A landmark bill to regulate marriages of Pakistan’s Hindu minority has been unanimously passed by the lower house of Parliament, paving the way for adoption of a comprehensive and widely acceptable family law for Hindus.
The Hindu Marriage Bill 2016 is the first personal law for the minority community and will help Hindu women get documentary proof of their marriage, which is needed while applying for passports and other official documents.
The bill was passed by the Senate or upper house of Parliament last month. It was originally passed by the National Assembly last September, but it had to be approved again by the lower house because of changes made by the Senate.
The National Assembly approved the amendments on Thursday after the bill was presented by human rights minister Kamran Michael. It will now be sent to the president for his signature.
The bill will be applicable in Balochistan, Khyber-Pakhtunkhwa and Punjab provinces. Southern Sindh province, which is home to a majority of Pakistan’s Hindus, has already enacted its own Hindu marriage law.
The bill aims at easing growing insecurity among Hindus. For the first time in Pakistan’s history, the bill provides a mechanism for registering Hindu marriages, conditions for contracting a marriage, and the procedure and grounds for dissolving a marriage.
According to its provisions, both parties to a marriage must be of sound mind and capable of giving valid consent. The parties also must not be below the age of 18, a measure aimed at preventing the marriage of minors.
Michael said the human rights ministry took the lead to protect the rights of minorities and acted to process the bill after obtaining a “No Objection Certificate” from the religious affairs and interfaith harmony ministry.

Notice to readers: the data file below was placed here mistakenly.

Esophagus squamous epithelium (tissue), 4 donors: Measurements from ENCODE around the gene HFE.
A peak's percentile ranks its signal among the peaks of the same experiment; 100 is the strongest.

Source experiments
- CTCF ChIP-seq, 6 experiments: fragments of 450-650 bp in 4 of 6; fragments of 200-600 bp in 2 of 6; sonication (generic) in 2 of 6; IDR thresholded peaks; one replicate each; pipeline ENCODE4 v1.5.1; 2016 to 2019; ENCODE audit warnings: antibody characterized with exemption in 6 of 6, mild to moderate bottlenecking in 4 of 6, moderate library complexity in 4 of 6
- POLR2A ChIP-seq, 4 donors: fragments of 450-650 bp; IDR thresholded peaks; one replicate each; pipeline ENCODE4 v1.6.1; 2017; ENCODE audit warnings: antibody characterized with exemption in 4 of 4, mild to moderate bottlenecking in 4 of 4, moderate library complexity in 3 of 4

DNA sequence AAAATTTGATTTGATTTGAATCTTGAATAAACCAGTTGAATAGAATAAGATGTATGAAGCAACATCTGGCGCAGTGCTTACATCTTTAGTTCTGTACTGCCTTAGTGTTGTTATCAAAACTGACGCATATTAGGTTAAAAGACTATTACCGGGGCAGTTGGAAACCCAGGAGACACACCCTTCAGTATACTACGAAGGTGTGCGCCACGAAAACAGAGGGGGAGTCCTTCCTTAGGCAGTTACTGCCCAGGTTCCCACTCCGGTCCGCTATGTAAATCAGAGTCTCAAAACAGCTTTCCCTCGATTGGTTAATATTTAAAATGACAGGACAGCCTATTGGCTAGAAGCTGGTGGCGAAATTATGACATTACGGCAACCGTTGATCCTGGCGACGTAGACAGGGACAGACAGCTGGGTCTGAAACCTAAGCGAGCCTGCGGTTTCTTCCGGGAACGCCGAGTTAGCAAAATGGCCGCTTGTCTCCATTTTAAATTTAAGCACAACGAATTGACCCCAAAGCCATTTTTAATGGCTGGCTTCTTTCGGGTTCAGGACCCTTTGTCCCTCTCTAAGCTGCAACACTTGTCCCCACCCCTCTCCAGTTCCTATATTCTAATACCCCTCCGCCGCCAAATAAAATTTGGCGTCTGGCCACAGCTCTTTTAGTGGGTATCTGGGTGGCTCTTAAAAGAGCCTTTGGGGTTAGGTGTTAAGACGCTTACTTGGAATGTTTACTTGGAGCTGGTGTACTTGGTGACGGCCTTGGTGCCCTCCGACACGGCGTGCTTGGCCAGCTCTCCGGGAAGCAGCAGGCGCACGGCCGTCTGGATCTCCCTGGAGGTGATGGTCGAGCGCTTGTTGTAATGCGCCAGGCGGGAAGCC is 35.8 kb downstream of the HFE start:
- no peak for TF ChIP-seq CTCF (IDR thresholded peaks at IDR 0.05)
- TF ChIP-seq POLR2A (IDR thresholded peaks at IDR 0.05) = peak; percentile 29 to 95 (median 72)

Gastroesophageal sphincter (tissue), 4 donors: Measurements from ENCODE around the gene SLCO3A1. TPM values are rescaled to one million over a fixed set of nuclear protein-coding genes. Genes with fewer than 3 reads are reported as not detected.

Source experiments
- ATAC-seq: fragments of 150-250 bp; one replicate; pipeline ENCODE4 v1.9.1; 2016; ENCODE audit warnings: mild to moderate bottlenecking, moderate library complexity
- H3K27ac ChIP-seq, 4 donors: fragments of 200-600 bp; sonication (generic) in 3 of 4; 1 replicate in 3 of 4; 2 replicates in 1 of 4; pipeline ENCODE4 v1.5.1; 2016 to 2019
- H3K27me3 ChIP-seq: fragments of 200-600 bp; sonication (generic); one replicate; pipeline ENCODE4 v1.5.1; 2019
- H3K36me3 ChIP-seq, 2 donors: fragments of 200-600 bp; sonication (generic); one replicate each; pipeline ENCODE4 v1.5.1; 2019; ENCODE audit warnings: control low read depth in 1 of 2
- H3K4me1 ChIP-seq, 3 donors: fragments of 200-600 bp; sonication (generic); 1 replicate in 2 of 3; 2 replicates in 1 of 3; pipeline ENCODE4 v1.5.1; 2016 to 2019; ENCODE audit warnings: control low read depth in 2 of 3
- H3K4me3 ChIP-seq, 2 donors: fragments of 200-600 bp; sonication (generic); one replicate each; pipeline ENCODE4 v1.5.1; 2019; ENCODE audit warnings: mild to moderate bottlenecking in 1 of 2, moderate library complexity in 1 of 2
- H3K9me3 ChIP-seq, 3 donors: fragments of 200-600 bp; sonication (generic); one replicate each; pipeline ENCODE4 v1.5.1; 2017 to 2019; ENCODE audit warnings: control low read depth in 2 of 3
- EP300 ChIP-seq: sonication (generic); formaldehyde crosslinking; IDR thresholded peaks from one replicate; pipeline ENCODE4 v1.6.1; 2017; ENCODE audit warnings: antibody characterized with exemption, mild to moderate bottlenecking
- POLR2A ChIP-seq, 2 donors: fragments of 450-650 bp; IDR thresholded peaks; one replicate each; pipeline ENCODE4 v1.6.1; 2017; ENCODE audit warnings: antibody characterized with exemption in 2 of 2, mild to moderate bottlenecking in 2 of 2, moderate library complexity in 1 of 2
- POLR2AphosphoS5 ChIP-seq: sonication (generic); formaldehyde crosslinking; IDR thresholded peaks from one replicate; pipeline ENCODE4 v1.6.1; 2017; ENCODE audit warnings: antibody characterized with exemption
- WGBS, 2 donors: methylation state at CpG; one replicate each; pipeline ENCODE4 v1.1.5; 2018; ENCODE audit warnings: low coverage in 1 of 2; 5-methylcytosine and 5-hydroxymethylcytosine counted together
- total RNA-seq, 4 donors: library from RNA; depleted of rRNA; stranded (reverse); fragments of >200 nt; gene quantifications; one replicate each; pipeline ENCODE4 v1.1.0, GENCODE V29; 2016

“There was no law to regulate the registration of Hindu marriages and ancillary matters thereto,” he said. The PML-N government is committed to protecting human rights, including the rights of women and minorities, he added.
The bill was finalised after numerous rounds of consultations between several ministries and Hindu representatives over the past three years.
It paves the way for a document called the ‘Shadi Parath’ – similar to the Nikahnama for Muslims – that will contain details of the bride and groom and be signed by a pundit before it is registered with the relevant government department.
It also provides the concept of judicial separation, where the marriage remains intact while the parties are no longer under an obligation to cohabit. The legitimacy of children born out of voidable Hindu marriages has also been protected.
The bill states neither party should have a spouse living at the time of marriage. However, this condition will not apply where the living female spouse cannot conceive a child and is medically declared to be so. It also allows separated Hindus to remarry.
Clause 17 states a Hindu widow “shall have the right to remarry of her own will and consent after the death of her husband provided a period of six months has lapsed” since the death.
The human rights ministry also obtained resolutions from provincial governments to regulate Hindu marriages under one law that will be applicable to the whole country.
But some observers said the bill in its current form leaves serious gaps. The bill has implications for the constitutional guarantee of protection of family and protective measures ordered by the Supreme Court for Hindus.